Stanford Financial Group Co, the Houston-based investment firm led by billionaire Sir Allen Stanford, is being investigated by U.S securities regulators over certificates of deposits (CDs) issued by its Antigua-based affiliate that pay higher than average returns.
The financial news wires were yesterday abuzz about the investigation, which comes just as Stanford, who has been credited with reinvigorating interest in West Indies cricket, is expected to announce a major cutback of his investment in the sport in the region.
In an e-mail to staff members, Stanford said he would “fight with every breath to continue to uphold our good name” in the face of investigations, which are reported to have predated the investigation of money manager Bernard Madoff, who was arrested in December after allegedly bilking high profile investors out of $50 billion in a pyramid scheme that promised yields that were too good to be true. Stanford International Bank (SIB) recently told depositors in a letter posted on its website that it had no exposure to Madoff funds and that it was in compliance with financial regulators in Antigua.
On Wednesday, BusinessWeek broke the story, reporting that the U.S Securities and Exchange Commission (SEC), the Florida Office of the Financial Regulation and the Financial Industry Regula-tory Authority (Finra), a major private-sector oversight body, are all investigating how St. John’s-based Stanford International Bank Ltd. has been able to offer high returns on CDs, while investing in stocks, real estate, hedge funds and precious metals, many of which have lost value in recent months. While investors have suffered huge losses, Stanford Financial Group has claimed to have boosted the assets it oversees by 30%, to more than US$50 billion.
“We are all aware that former disgruntled employees have gone to the regulators questioning our work and our processes,” Stanford wrote to staff members yesterday, in an e-mail that was obtained by Bloomberg News. He said visits to Stanford Group’s offices were routine examinations. “On the issue of Stanford International Bank, I want to be very clear,” Stanford added, “SIB remains a strong institution, and even without the benefit of billions in U.S. taxpayers’ dollars we are taking a number of decisive steps to reinforce our financial strength. We will take the necessary actions to protect our depositors.” Earlier, Stanford spokesman Brian Bertsch, told Reuters that the BusinessWeek story was a rehash of old gossip and unsubstantiated allegations. “The Stanford Financial Group is vigorously managed and fully compliant with all U.S. regulations,” he said.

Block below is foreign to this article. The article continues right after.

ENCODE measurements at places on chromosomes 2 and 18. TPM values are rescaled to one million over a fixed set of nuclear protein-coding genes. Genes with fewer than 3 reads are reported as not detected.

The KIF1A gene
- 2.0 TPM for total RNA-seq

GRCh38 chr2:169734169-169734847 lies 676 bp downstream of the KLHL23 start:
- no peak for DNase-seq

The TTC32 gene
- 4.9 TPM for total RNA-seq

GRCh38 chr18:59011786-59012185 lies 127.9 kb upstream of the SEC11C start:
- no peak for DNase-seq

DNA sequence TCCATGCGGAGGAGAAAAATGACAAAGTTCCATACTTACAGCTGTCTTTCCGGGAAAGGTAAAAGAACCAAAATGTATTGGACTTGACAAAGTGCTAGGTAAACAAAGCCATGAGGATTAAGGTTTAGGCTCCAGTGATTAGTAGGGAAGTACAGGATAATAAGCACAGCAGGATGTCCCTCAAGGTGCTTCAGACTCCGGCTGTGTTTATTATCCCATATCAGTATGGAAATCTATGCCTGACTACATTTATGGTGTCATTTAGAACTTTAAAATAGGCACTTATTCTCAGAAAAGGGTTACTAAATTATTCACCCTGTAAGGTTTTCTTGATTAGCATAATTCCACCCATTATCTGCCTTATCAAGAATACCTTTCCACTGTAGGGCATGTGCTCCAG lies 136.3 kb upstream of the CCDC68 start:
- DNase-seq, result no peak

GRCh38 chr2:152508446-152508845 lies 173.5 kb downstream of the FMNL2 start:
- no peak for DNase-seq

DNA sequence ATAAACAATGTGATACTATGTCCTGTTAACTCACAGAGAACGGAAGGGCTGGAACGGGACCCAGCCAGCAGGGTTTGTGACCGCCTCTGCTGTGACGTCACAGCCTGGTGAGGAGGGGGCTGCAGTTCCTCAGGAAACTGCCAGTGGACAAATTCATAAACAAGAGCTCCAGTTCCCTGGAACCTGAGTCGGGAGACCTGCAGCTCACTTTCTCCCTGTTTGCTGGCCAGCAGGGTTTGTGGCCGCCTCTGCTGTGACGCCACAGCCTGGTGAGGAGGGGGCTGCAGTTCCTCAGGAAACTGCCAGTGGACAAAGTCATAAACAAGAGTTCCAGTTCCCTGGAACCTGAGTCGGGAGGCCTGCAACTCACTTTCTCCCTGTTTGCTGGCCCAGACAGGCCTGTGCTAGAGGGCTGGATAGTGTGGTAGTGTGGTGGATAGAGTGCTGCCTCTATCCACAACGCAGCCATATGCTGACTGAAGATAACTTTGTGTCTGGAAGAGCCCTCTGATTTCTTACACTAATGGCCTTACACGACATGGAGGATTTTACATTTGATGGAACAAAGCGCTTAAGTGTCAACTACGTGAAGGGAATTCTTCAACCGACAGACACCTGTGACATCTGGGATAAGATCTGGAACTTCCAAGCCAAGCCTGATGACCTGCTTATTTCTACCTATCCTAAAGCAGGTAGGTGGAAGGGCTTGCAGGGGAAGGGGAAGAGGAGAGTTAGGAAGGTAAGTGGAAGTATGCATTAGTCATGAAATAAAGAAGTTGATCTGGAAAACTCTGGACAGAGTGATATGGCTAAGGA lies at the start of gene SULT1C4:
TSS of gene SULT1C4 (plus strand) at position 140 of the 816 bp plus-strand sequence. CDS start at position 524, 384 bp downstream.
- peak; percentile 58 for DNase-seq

Finra investigators are reported to have visited six Stanford Group offices last month, downloaded information from computer hard drives and looked through files, while the SEC questioned two former Stanford financial advisers. Bloomberg said former employees were questioned about SIB’s stated returns on investment, which ranged between 10.3% and 15.1% every year, from 1995 until last year. SIB has US$8.5 billion in assets and 30,000 clients, according to its website, growing from $624 million in 1999. “Those returns are just incredible, in the sense that I don’t believe them,”
Bloomberg quoted Alex Dalmady, an independent financial analyst based in Weston, Florida, who has examined Stanford’s investment strategy and published an article in VenEconomia Monthly, published by Caracas-based economic consulting firm VenEconomia.
Dalmady wrote that the bank offered rates on CDs of 7.5% on a one-year deposit of at least US$100,000 in fall 2007, when U.S. banks were offering 4 to 5%. Its gains on investments were consistently above average, ranging from 10 to 14% from 2003 to 2007. The company also said it had a gain of 6% in 2008, while many other firms had significant losses, Dalmady pointed out. The Group, however, has disputed his findings.